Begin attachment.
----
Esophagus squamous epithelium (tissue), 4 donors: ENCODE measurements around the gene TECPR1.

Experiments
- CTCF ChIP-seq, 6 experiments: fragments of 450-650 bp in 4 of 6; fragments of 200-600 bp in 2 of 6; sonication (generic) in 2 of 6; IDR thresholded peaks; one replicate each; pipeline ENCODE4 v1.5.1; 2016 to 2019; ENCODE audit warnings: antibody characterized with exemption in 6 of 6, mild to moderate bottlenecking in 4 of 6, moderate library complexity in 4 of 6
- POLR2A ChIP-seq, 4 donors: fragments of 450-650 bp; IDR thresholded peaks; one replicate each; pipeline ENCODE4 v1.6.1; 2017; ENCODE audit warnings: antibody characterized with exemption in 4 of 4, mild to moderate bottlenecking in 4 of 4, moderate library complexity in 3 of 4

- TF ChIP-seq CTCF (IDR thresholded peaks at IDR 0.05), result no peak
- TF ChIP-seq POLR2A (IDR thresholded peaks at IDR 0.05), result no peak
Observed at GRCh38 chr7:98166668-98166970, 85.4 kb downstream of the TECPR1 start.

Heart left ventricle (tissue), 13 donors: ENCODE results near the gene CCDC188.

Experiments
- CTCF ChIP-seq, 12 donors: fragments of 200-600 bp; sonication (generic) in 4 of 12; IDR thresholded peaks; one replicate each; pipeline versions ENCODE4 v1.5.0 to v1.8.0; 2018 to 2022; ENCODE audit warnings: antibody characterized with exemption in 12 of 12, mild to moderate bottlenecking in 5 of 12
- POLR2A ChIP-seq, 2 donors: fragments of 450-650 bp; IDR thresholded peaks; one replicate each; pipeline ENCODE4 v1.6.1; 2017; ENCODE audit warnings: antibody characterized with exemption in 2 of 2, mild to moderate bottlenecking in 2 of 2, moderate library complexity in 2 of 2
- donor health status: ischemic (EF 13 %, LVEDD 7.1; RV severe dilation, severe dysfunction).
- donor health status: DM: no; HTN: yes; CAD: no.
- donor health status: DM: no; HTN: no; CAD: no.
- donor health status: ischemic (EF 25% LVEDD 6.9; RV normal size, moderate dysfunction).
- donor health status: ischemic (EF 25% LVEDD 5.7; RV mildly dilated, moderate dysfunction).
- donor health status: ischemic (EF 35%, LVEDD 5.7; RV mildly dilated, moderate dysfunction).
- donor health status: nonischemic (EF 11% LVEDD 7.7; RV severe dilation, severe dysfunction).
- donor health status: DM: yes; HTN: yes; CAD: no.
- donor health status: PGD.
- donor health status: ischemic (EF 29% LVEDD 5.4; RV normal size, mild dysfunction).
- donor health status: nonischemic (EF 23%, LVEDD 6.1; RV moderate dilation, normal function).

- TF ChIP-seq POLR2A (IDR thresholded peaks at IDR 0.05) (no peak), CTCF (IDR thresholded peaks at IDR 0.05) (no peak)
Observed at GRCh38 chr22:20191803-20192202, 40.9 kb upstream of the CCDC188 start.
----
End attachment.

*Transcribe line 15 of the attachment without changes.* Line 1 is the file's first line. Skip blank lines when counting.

- donor health status: ischemic (EF 25% LVEDD 6.9; RV normal size, moderate dysfunction).